With late summer produce so plentiful and affordable at the markets, it makes sense to stock up while the “going” is good. A recent chat with my mother about preserving garden vegetables turned me on to this idea for freezing blanched (lightly cooked) stir-fry vegetables in meal-sized portions.
The concept is simple – prepare and cook vegetables separately, then combine them and package in resealable freezer bags for use all winter long. (We covered this last summer when we preserved broccoli for the freezer.) While the texture of the reconstituted-from-frozen vegetables is missing the firm, toothsome quality of fresh, they still retain their flavor and color, and are by no means mushy.
You may ask: why bother blanch the vegetables at all, as I’m just going to have to cook them later? Here’s why:
- Slows down enzymes. And I quote from the NCHFP: “Blanching slows or stops the action of enzymes which cause loss of flavor, color and texture.”
- Preserve the color: If you just chop and freeze your vegetables without blanching first, they loose much of their vibrant color – something you want to preserve when you pull them out of your freezer in mid-February.
- Wilts: Although they don’t completely lose their “crunch”, the blanching process does make the vegetables a little more “floppy”, which helps them to pack closer and thus take up less space in your freezer.
- Time: By blanching your veggies now, you will save that extra time later when you need something quick to throw together. And of course, the benefit of cooking them now is because they’re market fresh, and probably cheapest of the year. It just plain-old makes sense to do it now.
Uses for Homemade Stir-fry Vegetable Packages
Stir-fry packages should not be thawed before using. Instead, add them directly to a hot wok and cook quickly, moving them around until they thaw and finish cooking.
Here are some ideas for your homemade stir-fry freezer packages:
- Add to sauteed shrimp and serve over rice noodles.
- Add to marinaded chicken strips and serve over rice.
- Add to sauteed beef or pork strips and wrap into a tortilla for a quick veggie-lovers fajita.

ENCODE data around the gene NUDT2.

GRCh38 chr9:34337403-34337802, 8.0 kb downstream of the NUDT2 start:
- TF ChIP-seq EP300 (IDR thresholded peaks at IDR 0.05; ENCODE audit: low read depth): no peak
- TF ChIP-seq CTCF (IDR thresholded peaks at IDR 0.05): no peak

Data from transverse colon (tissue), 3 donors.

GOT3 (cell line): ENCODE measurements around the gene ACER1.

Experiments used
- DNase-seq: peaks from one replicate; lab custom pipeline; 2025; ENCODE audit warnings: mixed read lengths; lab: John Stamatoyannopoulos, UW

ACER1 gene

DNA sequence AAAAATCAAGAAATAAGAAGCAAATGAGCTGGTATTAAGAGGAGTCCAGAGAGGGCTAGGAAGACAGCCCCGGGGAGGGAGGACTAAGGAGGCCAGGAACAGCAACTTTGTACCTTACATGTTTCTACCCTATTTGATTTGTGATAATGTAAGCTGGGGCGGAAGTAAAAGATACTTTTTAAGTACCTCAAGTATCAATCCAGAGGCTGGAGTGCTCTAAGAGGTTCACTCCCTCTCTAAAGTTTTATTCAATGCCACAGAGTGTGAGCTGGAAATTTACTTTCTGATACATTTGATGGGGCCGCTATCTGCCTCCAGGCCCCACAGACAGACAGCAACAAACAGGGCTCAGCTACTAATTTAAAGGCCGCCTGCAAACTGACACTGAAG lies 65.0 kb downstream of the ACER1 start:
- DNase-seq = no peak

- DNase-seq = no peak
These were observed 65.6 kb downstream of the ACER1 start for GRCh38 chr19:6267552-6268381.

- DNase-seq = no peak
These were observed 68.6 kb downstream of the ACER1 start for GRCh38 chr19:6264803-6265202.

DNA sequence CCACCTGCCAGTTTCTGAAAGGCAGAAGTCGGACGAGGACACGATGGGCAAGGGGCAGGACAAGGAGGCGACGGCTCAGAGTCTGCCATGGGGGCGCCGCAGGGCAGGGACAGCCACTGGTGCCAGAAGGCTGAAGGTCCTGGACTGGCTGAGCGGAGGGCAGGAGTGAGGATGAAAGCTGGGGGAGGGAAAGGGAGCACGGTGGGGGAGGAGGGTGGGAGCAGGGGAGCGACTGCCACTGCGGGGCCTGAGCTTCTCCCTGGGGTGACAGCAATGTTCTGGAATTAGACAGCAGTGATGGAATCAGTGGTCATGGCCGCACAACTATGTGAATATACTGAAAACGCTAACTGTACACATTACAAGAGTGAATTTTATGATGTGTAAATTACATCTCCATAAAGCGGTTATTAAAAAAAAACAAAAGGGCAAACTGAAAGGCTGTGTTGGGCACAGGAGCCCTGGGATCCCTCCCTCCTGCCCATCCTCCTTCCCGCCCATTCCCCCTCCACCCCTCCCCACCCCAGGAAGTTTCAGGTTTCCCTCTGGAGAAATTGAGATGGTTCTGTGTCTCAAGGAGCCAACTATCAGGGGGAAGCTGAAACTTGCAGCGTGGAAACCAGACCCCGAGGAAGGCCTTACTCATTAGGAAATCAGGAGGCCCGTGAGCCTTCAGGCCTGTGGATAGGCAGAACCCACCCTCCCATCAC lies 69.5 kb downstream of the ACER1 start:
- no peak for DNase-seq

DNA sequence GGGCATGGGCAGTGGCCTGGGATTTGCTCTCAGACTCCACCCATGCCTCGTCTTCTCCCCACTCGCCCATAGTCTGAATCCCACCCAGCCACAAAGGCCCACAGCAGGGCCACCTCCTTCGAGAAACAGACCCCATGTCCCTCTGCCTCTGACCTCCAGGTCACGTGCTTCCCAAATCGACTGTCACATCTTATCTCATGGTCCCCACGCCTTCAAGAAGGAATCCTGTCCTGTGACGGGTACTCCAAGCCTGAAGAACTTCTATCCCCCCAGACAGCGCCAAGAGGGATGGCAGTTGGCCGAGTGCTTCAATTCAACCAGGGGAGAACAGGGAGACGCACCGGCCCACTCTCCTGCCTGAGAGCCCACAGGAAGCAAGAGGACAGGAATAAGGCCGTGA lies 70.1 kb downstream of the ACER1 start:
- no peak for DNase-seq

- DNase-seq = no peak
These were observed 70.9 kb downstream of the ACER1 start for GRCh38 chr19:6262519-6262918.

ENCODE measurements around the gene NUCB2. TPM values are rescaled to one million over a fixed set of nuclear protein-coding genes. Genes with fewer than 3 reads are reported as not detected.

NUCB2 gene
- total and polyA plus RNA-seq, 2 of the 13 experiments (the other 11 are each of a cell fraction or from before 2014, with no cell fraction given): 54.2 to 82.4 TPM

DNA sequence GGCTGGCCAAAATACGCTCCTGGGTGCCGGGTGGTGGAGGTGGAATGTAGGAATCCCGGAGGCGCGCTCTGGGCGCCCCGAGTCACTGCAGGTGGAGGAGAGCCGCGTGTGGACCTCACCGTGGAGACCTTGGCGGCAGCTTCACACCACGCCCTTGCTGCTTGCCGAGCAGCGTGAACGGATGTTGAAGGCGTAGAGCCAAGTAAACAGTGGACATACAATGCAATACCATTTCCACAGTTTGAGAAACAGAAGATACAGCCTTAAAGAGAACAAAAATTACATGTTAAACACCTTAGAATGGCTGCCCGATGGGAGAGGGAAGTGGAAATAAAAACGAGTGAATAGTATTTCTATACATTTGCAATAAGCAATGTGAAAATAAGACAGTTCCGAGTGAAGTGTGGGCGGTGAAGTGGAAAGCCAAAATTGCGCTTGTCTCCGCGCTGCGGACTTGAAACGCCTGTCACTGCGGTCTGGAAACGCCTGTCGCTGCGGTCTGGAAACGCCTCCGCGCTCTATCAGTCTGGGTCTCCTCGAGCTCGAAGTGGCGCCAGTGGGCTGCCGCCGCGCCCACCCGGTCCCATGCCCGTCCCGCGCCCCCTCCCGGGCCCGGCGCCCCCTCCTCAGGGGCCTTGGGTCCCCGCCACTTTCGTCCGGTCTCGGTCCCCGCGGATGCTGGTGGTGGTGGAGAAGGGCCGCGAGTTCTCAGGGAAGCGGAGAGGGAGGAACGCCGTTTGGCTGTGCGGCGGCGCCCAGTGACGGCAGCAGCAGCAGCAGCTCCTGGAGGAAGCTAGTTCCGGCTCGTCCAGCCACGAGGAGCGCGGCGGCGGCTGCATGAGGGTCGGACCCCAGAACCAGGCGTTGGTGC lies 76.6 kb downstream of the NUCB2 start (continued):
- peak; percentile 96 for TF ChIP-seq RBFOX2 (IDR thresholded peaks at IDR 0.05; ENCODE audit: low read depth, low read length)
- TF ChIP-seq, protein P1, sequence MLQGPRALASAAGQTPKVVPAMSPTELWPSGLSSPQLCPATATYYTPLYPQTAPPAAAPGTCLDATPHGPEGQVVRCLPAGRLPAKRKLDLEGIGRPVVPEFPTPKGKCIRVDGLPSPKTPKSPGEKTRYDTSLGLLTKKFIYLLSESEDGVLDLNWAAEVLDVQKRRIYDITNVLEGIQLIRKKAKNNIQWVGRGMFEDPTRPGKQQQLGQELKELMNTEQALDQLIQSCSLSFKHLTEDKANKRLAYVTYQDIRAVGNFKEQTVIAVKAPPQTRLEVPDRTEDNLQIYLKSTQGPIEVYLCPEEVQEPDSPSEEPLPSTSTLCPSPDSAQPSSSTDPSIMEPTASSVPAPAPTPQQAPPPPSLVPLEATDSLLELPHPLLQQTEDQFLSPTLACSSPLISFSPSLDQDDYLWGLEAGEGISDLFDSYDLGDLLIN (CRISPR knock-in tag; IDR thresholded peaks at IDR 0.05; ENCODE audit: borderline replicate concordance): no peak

- Toss with pasta, top with cheese and bake for a vegetarian casserole.
- Toss with lemon zest and melted butter and serve as a side dish to supper.
- Stir-fry with tofu and serve up with rice.
Recommended stir-fry vegetables and blanching times:
- bell peppers – all colors :: 1 minute
- fresh green peas, sugar snap peas (plump pods), snow peas (flat pods) :: 1 minute
- zucchini (yellow/green) :: 1 minute
- broccoli, Chinese broccoli :: 2 minutes
- cauliflower, romanesco :: 90 seconds
- carrots, all colors :: 2 minutes
- fennel :: 2 minutes
- green/yellow wax beans :: 90 seconds
- parsnips :: 2 minutes
- baby bok choy :: 90 seconds
- asparagus :: 1 minute
- celery :: 2 minutes
- brussels sprouts :: 2 minutes
Freezer Stir-fry Packages: The Method
- 2 red bell peppers, washed and sliced
- 1 head broccoli, cut into florets
- 1 head cauliflower, cut into florets
- 8 young carrots, peeled and thinly sliced
- 3 young yellow zucchini, washed and sliced
- 1 lb snow peas
- Bring a large pot of water to a boil. Salt the water thoroughly.
- With the water rapidly boiling, blanch the vegetables, one variety at a time, for the recommended time suggested above.
- Remove vegetables from water with a large spider and spread out on a tray or baking sheet to cool.
- Once vegetables are completely cool and well drained, toss together gently with your hands.
- Divide into meal-sized portions suitable for your family (I weighed mine into 1 lb portions) and pack into heavy-duty freezer bags. Press as much air out as possible and seal.
- Place as flat as possible in the freezer, spreading the bags over lots of surface area so that they freeze as quickly as possible.
Yields: 5 – 1lb bags.
What would you use these stir-fry veggie packages for in January?